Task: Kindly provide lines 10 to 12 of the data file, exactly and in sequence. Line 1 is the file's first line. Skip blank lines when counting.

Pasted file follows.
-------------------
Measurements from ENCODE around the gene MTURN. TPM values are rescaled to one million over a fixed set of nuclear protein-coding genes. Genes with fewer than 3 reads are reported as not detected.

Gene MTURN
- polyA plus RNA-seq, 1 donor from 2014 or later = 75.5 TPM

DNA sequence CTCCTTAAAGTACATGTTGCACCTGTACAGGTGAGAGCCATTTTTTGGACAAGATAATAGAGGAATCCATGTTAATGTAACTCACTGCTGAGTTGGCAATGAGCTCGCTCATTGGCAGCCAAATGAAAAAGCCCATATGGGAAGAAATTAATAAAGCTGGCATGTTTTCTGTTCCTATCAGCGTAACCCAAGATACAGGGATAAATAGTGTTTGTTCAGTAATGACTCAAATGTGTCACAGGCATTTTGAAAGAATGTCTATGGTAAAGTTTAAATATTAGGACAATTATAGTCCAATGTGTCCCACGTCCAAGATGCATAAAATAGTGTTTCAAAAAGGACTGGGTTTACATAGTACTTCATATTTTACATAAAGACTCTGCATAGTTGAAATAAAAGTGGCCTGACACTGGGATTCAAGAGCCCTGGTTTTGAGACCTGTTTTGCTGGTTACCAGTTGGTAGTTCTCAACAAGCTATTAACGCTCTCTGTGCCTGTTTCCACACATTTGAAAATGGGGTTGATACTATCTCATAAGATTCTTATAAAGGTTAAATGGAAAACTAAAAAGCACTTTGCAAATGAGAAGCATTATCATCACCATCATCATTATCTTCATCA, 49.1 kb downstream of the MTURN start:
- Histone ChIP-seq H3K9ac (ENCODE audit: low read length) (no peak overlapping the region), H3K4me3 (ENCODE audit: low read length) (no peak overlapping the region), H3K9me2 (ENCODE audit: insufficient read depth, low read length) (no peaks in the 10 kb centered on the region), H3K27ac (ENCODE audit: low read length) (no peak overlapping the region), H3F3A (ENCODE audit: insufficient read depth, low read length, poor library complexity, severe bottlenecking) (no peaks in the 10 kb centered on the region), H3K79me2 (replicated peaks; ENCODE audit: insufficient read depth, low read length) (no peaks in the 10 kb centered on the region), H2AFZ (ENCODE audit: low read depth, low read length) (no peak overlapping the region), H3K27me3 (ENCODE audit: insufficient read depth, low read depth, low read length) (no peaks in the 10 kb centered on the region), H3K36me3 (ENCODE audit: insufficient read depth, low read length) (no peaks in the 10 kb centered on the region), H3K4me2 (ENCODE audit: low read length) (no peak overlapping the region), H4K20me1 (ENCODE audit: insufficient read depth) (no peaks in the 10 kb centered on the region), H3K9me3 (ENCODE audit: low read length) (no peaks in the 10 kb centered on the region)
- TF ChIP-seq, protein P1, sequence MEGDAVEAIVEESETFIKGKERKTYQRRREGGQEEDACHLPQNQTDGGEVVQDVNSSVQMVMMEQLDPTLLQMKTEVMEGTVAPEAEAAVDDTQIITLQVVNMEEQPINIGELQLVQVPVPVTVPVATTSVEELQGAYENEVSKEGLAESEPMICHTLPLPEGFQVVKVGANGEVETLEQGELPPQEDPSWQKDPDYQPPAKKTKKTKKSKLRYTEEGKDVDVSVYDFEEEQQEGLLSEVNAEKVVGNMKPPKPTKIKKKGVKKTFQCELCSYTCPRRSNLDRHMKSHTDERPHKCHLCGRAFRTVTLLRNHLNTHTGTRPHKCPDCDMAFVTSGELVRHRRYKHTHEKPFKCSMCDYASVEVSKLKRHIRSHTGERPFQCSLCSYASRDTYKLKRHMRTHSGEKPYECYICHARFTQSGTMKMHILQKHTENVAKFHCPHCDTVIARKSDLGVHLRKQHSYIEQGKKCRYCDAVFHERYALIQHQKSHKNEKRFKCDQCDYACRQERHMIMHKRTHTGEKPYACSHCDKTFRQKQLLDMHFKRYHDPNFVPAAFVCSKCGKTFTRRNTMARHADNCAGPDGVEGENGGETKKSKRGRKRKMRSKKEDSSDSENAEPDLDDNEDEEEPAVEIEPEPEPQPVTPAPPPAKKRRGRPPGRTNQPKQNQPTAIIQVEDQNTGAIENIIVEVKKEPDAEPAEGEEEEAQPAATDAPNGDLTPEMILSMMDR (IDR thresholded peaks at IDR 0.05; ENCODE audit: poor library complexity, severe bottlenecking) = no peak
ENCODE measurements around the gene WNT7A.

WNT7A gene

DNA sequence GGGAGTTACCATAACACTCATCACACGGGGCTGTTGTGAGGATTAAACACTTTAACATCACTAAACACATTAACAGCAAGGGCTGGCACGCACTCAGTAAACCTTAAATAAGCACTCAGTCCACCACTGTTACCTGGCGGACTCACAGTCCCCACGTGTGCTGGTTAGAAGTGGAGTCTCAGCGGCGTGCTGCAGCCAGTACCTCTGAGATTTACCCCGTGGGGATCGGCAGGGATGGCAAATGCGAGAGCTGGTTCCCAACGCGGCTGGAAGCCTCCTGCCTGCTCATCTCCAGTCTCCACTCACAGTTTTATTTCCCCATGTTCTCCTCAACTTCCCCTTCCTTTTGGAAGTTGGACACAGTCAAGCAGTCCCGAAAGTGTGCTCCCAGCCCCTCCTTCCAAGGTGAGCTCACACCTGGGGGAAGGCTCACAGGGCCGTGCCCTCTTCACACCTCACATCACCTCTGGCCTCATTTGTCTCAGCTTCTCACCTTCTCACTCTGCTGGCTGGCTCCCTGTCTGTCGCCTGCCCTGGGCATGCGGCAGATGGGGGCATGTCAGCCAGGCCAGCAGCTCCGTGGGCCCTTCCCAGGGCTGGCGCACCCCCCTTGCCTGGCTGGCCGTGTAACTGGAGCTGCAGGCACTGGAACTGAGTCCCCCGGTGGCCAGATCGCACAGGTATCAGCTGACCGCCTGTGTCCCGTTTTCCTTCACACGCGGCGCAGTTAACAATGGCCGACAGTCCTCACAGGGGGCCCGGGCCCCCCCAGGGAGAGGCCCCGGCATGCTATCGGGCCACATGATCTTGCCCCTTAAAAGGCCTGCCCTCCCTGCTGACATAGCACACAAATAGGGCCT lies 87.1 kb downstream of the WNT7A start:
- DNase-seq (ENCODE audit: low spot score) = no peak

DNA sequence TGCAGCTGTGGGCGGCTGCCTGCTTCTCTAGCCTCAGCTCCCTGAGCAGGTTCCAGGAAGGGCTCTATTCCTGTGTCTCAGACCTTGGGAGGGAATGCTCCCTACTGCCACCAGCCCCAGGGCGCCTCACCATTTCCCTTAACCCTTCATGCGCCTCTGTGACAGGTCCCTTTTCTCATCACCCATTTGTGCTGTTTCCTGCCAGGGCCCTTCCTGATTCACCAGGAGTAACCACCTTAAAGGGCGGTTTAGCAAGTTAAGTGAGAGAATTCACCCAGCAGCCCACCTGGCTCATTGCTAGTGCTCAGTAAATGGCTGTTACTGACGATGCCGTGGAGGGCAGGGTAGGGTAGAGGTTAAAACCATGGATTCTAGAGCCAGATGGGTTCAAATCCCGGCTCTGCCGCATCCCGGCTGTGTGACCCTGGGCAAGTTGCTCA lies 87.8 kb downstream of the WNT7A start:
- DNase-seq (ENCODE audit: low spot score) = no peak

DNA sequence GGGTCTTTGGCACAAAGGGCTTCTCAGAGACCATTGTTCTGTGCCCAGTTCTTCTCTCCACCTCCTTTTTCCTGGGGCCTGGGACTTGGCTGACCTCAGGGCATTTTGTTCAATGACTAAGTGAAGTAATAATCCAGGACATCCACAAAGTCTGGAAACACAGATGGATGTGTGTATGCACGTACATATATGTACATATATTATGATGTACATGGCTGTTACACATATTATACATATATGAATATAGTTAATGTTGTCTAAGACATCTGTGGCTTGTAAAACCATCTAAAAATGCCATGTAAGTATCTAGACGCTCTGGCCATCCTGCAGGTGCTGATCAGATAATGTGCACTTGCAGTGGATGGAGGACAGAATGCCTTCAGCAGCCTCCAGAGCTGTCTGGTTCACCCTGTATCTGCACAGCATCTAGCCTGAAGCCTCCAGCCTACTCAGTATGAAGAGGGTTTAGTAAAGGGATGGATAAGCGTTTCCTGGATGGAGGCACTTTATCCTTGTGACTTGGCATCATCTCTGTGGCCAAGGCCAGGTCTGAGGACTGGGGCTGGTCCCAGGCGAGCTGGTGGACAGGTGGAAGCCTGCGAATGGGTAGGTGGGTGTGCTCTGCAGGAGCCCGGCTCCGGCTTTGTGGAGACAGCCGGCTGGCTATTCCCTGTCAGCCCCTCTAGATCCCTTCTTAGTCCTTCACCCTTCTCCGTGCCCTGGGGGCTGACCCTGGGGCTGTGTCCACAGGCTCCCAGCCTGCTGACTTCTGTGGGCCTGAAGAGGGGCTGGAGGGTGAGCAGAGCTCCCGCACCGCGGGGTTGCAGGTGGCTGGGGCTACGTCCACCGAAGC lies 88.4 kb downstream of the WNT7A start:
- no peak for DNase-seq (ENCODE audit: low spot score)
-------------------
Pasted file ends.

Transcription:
- DNase-seq (ENCODE audit: low spot score) = no peak

DNA sequence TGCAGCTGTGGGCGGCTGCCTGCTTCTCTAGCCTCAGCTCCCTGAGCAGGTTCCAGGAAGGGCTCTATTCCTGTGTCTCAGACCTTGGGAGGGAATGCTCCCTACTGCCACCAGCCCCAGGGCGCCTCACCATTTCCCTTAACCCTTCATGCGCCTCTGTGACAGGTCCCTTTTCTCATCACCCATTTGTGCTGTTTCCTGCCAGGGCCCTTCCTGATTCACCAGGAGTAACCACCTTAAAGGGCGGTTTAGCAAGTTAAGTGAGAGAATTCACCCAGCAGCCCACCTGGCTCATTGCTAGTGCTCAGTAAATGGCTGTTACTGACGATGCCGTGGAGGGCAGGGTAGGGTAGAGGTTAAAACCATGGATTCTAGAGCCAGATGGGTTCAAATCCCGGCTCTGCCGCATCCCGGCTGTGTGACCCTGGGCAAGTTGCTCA lies 87.8 kb downstream of the WNT7A start:
- DNase-seq (ENCODE audit: low spot score) = no peak